It takes about an hour to walk around the ruins and it gets very hot, so pack up plenty of sunscreen and water to keep you hydrated and sunburn-free as you walk around.
A Few Other Beaches
We love Playa Ruinas, but it can get crowded for good reason. If you want a more secluded beach, head to Playa Paraiso. You’ll find that palm trees lean into the frothy waves to make for quite the snapshot. Check out a beach side yoga class at sunset to for the perfect way to end your day.
Las Palmas is another place we just love. You’ll want to eat before you go (vendors and restaurants don’t line the boardwalk like other beaches). It’s definitely one of the most secluded beaches in Tulum which means you’ll probably be able to lounge without lots of tourists interrupting your pictures.
Nearby Day Trips
See Chichen Itza
One of the reasons people visit this part of Mexico is to hang out with one of the World Wonders. You can access Chichen Itza from a few different cities, but it’s easily done from Tulum. It’s about 1.5 - 2.5 hours by bus and a ticket should only put you back about a few dollars. We have more information about visiting Chichen Itza here : it’s fully of tips on how to visit, how to get around, how to get tickets, and some stunning pictures of this famous site.
Climb the Coba Ruins
As you can tell by now, Mexico is known for amazing ruins. While these Mayan ruins are amazing to look at, most are only viewable from the base, but you can actually climb atop one these ancient pyramids in Tulum. This city has other incredible ruins (we will get to those later) but Coba is unique for many reasons and definitely worth your time.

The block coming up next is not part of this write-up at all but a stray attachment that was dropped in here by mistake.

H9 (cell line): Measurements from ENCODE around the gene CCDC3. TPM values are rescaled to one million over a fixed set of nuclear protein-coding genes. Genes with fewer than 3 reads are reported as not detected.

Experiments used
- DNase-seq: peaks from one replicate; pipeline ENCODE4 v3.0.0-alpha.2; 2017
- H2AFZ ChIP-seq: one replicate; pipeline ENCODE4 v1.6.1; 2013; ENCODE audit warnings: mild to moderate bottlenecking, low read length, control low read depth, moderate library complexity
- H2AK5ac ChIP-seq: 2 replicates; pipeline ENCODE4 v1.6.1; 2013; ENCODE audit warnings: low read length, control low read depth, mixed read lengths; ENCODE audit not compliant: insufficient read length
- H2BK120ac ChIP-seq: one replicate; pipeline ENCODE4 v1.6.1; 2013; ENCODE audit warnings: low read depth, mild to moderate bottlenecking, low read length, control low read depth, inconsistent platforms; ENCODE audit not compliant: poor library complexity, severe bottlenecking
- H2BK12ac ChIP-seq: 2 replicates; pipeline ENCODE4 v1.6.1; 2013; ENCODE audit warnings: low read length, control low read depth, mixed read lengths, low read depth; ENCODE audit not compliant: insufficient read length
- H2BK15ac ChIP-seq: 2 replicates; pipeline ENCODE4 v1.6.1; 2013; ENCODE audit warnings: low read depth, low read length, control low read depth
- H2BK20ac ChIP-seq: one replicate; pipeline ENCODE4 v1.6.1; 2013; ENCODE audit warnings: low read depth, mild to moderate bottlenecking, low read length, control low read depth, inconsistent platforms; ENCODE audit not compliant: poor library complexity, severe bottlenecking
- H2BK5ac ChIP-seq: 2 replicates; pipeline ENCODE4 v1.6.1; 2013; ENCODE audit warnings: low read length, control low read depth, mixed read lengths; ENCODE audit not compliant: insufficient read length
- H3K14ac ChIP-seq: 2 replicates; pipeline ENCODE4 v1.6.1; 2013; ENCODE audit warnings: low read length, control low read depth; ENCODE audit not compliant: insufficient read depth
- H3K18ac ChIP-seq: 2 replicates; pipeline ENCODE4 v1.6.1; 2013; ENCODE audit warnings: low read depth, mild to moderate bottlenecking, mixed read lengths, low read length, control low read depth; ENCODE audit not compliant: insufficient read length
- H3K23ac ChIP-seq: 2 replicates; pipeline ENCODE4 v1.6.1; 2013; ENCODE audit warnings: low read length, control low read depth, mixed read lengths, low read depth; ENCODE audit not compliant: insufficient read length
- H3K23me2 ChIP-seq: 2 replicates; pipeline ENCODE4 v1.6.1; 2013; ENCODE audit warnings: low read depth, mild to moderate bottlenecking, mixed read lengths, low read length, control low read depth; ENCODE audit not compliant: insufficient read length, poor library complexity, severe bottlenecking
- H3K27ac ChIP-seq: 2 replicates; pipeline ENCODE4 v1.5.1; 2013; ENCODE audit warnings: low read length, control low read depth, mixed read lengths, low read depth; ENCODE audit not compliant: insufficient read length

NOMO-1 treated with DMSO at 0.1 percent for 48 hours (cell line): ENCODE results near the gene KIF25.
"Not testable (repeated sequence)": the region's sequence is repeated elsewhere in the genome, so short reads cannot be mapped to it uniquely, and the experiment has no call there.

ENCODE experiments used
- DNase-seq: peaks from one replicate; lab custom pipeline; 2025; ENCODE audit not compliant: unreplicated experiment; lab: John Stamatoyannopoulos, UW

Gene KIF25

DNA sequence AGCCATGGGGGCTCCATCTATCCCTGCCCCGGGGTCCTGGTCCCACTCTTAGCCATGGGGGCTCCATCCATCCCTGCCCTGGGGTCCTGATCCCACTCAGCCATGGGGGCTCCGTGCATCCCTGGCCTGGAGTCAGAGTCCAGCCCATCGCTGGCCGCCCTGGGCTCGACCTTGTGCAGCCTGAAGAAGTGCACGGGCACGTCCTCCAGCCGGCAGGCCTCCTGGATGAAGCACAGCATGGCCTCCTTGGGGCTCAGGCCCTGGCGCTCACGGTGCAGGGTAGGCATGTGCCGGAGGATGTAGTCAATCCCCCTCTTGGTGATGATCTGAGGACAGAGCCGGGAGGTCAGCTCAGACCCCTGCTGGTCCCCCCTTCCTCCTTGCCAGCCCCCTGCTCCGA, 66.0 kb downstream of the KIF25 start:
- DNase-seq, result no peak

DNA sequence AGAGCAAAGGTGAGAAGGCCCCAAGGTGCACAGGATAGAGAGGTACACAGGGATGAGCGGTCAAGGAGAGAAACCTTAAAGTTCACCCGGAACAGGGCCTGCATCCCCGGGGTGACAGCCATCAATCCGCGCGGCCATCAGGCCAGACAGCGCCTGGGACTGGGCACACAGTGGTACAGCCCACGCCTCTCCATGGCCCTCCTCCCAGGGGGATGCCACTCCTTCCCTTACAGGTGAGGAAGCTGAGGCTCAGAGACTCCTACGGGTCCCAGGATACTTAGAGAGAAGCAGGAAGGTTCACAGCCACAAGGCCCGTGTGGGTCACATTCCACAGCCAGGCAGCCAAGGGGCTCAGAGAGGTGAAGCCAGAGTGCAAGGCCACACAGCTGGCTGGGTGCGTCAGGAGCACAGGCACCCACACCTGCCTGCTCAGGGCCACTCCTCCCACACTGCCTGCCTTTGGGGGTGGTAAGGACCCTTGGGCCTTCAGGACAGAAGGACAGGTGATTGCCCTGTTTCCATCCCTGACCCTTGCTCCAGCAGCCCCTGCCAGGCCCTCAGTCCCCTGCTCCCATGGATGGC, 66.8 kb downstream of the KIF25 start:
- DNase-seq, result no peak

Tucked away in a dense jungle, the Coba ruins make you feel like you stepped back into history without the crowds of Chichen Itza (the named World Wonder). Rent a bike for around $2 to bike around the huge pyramids before overcoming your fear of heights and climbing to the top!
+A few things to know:
The ruins are 44 miles outside of Tulum. An ADO Bus can take you here from Tulum or Cancun
The entrance fee is around $4 — remember to pack up lots of water and sunscreen because it gets very hot int he jungle.
There are cenotes you can swim in just 10 minutes away from the ruins. We recommend Choo Ha and Tamcach Ha. Oh, and plan on paying around $3 for the entry fee for each Cenote.
The Sleepy City Of Valladolid
Mexico is full of gems, including the pretty city of Valladolid. Plan on hopping on a bus for two hours and arriving in a city that is full of colonial style buildings in the city square, renting bikes to the churros stands on the opposite end of the main market, or wandering the colorful streets. There are also cenotes to swim in here if you want to cool off.
Quite a few of our volunteer groups end up wishing they spent more of their time in Valladolid rather than in Tulum because this is a more affordable experience, with so many cenotes and lots to do (without the crowds you'll find in Tulum).
Get our guide to Valladolid here.
A Few Tips For Your Visit
How Long To Stay Depends On What You're Looking For
It's really up to you, but three days tends to be the best amount of time in Tulum. Maybe more if you plan on doing a day trip to Chichen Itza, Cancun, Valladolid and the Coba Ruins, and less if you just want to swim in a cenote and visit Playas Ruinas. If you want, you can get a lot of what needs to see in two days or so.